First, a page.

One impressive attraction for those visiting Albany is the Thronateeska Heritage Center at 100 West Roosevelt Ave.
Located the end of an original 1800s brick street, the center is actually a collection of attractions including a modest history museum, housed in the city’s 1912-era train station.
Unusual artifacts on site include many original train station appointments (above right*), a massive Alaskan brown bear and a Bob’s Candy Company truck (above left*).
Outside on the back train platform visitors may peruse an old stationary peanut picker (shown in the photo at right*).
You'll also see an antique automobile and an impressive collection of historic railroad rolling stock.
Train buffs will "ooh" and "ahh" at the 1911-era steam locomotive, built for the Florida East Coast Railway and operated in later years by the Georgia Northern Railway.
We should mention that this is a static railway exhibition, so no train rides are given. That said, in addition to the locomotive, visitors may view several boxcars, a tank car, a railway post office car and a bay-window caboose.
An added bonus? The 1939-era “Southern Railway 518” baggage car (shown in the photo at left*) now houses a large HO scale model train layout.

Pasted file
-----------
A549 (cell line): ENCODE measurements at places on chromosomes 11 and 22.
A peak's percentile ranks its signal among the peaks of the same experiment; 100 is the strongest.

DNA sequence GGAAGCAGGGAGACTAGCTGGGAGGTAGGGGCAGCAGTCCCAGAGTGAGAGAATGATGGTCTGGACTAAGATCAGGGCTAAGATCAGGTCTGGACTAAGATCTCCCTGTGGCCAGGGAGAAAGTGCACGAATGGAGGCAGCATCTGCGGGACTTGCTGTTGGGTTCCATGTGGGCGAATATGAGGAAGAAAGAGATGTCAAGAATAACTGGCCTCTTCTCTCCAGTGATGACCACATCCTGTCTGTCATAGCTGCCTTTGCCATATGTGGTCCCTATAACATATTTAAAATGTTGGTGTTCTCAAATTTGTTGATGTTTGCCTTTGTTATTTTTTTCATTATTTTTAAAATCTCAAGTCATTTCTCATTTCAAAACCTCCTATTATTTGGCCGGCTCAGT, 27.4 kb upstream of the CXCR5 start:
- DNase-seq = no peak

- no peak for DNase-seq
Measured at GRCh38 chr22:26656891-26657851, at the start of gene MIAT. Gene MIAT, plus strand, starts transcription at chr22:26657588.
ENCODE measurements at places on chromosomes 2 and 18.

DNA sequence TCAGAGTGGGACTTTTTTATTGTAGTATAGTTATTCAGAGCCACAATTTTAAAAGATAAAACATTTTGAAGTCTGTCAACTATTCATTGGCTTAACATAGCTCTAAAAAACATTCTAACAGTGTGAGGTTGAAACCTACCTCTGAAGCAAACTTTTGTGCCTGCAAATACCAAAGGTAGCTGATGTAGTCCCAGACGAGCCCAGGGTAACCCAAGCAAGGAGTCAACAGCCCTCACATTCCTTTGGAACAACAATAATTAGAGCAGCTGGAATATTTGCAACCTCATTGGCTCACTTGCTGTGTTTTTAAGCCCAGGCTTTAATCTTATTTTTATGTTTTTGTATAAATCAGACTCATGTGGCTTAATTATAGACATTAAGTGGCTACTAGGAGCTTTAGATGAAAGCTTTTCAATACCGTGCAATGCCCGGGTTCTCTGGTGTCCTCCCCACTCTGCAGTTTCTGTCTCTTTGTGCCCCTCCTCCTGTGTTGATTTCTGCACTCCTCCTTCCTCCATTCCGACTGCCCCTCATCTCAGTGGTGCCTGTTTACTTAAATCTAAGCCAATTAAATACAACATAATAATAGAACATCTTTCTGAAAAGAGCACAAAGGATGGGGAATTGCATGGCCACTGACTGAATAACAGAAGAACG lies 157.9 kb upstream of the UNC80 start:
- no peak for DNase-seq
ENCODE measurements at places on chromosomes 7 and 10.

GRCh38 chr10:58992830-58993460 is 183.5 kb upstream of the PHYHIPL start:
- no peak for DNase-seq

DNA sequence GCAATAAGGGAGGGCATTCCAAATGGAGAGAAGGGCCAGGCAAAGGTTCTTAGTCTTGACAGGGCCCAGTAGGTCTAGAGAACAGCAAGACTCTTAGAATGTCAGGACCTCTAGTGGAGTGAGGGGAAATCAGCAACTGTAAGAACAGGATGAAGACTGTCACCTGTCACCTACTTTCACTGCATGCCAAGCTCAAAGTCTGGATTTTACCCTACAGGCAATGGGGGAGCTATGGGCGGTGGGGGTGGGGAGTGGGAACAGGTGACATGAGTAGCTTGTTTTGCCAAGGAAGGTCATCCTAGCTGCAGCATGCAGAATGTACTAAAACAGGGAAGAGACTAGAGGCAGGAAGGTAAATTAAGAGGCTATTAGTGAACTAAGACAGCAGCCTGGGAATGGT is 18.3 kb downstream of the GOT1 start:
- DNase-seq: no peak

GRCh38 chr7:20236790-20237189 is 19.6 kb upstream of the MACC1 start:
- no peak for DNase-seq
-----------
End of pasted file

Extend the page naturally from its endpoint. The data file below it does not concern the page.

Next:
This train layout is open for touring on Saturdays from noon to 4 p.m.
Reach for the Stars
Another venue at the Thronateeska Heritage Center is the Wetherbee Planetarium.
The star attraction here is a 40-foot-in-diameter Spitz “SciDome” high-definition projection system with digital surround sound. In addition to special presentations, three programs operate year-round: Oasis in Space, Black Holes: The Other Side of Infinity and Molecularium.
Thronateeska's separate 11,000-square-foot Science Museum boasts interactive displays and exhibits covering meteorology, natural science, paleontology, archaeology, hydrology, virtual science, and air and space history.
For example, aviation enthusiasts will enjoy viewing a half-scale replica of the Wright Flyer, the first powered aircraft. You'll also find archaeological artifacts from southwest Georgia and such eclectic items as a NASA training spacesuit.